First Drafts Are Almost Never Good – Just Accept It!

It’s easy to imagine your favorite bloggers effortlessly writing fantastic posts with no effort. You probably think they spend most of their time in cafes reading obscure books. In that case, you can take solace in the fact that this is not the way writing works.

First drafts are almost never good, and that’s ok. Don’t be too hard on yourself if you don’t succeed on your first try. Simply jot down your ideas, then go back and polish them. Even the most accomplished writers have to go back and revise drafts they were embarrassed to show anybody else.

It Doesn’t Have to Be Perfect

Take your time to write as well as you can, check and edit your work, and make sure your workflows are logical. But this doesn’t mean you should spend weeks working on a single blog post.

It will never be perfect no matter how many times you rewrite it, and one of the most difficult things to learn will be to let it go. This is particularly important when it comes to content marketing because you generally don’t have the luxury of writing maddeningly beautiful blog entries full of heartfelt language and powerful imagery.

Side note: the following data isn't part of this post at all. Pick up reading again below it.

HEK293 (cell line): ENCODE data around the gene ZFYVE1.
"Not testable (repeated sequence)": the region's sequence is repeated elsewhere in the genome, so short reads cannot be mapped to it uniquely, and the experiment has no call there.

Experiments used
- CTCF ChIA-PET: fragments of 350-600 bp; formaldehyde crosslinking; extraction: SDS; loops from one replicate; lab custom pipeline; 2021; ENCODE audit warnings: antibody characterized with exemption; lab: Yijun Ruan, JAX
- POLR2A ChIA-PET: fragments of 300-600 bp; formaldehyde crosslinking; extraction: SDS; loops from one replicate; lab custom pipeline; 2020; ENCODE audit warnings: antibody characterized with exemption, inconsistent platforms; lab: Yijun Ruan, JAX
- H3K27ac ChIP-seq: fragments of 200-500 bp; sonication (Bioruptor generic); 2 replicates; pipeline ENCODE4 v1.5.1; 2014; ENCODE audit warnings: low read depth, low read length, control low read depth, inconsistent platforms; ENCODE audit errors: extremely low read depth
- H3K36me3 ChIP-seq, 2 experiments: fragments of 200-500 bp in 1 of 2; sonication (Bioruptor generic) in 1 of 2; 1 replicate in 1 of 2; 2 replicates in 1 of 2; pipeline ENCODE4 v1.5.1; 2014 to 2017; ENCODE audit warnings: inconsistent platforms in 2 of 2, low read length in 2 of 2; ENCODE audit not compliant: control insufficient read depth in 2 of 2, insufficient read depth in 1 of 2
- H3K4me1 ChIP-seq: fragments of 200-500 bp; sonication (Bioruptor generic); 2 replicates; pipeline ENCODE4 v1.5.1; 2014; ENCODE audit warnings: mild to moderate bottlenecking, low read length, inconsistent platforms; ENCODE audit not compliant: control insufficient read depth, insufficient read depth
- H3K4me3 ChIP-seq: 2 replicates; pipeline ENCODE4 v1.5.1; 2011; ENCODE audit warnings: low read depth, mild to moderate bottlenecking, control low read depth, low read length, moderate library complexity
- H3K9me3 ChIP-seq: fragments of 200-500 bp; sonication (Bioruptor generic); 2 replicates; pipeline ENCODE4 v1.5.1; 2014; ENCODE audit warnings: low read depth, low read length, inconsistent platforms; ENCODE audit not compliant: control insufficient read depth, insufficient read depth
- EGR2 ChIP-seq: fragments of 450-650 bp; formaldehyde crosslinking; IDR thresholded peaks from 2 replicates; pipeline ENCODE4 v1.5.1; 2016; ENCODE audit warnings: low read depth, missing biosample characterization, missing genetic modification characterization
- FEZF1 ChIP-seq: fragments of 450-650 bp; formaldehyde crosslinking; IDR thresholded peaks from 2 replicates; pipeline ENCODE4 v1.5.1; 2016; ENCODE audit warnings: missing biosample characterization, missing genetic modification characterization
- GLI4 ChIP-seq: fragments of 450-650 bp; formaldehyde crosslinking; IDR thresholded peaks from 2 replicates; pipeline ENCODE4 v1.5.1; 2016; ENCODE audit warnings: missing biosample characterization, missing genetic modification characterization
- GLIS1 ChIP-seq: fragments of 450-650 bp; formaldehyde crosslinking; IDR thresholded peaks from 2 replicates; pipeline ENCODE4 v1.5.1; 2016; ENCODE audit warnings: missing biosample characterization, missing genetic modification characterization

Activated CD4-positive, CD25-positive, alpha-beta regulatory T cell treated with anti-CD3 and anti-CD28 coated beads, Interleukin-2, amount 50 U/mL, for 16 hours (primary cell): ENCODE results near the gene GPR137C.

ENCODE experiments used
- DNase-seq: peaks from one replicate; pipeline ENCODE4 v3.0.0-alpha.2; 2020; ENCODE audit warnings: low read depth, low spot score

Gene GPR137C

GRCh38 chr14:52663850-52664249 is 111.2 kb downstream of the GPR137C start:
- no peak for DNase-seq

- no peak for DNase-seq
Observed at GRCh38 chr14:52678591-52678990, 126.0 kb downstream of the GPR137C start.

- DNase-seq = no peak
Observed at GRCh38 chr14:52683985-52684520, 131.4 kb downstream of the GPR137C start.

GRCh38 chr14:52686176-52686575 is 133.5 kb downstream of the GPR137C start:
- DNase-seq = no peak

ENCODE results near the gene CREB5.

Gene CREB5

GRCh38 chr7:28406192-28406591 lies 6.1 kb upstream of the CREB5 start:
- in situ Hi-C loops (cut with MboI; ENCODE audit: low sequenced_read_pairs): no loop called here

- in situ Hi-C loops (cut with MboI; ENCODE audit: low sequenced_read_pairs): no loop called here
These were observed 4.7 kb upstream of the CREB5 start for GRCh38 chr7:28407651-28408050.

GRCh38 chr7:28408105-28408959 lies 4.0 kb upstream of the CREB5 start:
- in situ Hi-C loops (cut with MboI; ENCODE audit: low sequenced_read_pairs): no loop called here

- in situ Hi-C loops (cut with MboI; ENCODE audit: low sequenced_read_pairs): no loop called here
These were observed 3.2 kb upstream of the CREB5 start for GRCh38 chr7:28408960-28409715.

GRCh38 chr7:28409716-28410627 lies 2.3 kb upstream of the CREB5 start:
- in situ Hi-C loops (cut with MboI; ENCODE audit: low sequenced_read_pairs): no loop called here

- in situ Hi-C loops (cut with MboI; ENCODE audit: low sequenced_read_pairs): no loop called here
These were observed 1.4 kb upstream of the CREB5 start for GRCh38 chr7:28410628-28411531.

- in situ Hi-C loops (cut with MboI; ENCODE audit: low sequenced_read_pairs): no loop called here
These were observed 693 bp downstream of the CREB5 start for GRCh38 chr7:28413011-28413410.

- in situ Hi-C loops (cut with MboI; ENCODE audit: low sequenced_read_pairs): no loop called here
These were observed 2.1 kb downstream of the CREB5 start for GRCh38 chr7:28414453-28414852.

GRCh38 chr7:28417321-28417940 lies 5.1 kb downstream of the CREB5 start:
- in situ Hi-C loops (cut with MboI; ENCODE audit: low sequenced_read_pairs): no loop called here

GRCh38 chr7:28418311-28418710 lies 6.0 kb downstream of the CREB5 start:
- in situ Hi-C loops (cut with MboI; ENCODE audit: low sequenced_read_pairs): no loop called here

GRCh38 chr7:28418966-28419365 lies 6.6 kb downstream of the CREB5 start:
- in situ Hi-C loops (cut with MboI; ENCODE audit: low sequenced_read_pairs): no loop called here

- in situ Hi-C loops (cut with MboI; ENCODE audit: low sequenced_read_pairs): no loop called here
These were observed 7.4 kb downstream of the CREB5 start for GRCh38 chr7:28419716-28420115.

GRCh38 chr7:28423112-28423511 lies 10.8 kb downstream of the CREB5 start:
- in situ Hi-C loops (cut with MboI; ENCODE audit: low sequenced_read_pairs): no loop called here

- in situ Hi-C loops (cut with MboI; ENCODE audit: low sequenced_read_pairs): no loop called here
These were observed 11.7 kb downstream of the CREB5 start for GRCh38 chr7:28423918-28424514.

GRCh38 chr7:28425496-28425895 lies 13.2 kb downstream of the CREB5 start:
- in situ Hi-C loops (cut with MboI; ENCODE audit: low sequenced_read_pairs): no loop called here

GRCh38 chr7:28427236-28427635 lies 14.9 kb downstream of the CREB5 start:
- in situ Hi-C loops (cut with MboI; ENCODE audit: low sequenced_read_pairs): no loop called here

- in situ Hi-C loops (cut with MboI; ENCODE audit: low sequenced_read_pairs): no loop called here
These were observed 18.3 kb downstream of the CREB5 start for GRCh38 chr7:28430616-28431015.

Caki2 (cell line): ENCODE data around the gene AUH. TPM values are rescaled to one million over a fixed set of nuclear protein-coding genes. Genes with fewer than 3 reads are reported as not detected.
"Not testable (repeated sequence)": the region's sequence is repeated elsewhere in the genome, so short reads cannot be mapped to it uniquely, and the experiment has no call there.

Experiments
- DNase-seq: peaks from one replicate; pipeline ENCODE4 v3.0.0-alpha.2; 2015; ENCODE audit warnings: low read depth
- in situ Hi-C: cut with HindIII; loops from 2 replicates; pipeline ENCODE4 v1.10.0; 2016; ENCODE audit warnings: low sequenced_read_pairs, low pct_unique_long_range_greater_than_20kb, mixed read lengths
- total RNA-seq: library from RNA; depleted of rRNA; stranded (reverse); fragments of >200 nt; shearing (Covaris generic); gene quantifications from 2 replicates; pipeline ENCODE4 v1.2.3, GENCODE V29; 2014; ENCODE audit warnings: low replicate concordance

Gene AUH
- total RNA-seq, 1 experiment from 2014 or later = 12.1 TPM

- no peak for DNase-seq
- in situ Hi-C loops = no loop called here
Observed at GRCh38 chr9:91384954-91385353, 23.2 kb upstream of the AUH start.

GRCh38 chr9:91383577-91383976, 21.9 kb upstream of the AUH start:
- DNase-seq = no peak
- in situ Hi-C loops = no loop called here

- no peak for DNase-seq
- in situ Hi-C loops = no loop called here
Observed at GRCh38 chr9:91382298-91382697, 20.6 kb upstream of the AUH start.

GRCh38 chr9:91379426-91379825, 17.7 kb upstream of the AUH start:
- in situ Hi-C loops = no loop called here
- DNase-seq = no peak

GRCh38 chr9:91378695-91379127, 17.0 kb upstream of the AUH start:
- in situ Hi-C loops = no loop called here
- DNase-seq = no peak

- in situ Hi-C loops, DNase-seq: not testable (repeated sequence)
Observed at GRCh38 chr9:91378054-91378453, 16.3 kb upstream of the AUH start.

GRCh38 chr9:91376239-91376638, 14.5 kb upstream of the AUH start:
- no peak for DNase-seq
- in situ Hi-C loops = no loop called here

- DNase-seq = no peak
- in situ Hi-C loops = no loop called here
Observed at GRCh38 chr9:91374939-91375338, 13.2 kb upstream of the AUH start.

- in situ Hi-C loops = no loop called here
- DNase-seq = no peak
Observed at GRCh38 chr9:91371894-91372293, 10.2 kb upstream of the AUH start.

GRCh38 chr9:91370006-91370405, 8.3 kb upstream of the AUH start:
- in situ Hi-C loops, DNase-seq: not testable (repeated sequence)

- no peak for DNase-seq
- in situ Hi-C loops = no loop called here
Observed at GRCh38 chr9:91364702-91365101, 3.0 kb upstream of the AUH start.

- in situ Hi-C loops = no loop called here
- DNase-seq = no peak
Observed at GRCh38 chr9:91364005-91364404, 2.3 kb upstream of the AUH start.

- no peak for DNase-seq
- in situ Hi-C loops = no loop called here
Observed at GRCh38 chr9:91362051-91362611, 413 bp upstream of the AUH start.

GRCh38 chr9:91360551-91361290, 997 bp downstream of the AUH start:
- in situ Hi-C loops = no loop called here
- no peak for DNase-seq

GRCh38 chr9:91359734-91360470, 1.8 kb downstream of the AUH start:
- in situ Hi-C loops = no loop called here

The “writing” portion of writing will get easier and faster as you gain confidence, but never forget that you have deadlines.

Read More

As Stephen King once said, the best way to improve your writing skills is to read more. Choose to read an article that piques your interest instead of mindlessly scrolling through social media. Rather than watching Netflix, unwind with a magazine. Before going to bed, read a novel to help you relax.

All of these activities will expand your vocabulary and expose you to different writing styles. They might even inspire you to come up with some original article ideas or put your own spin on something.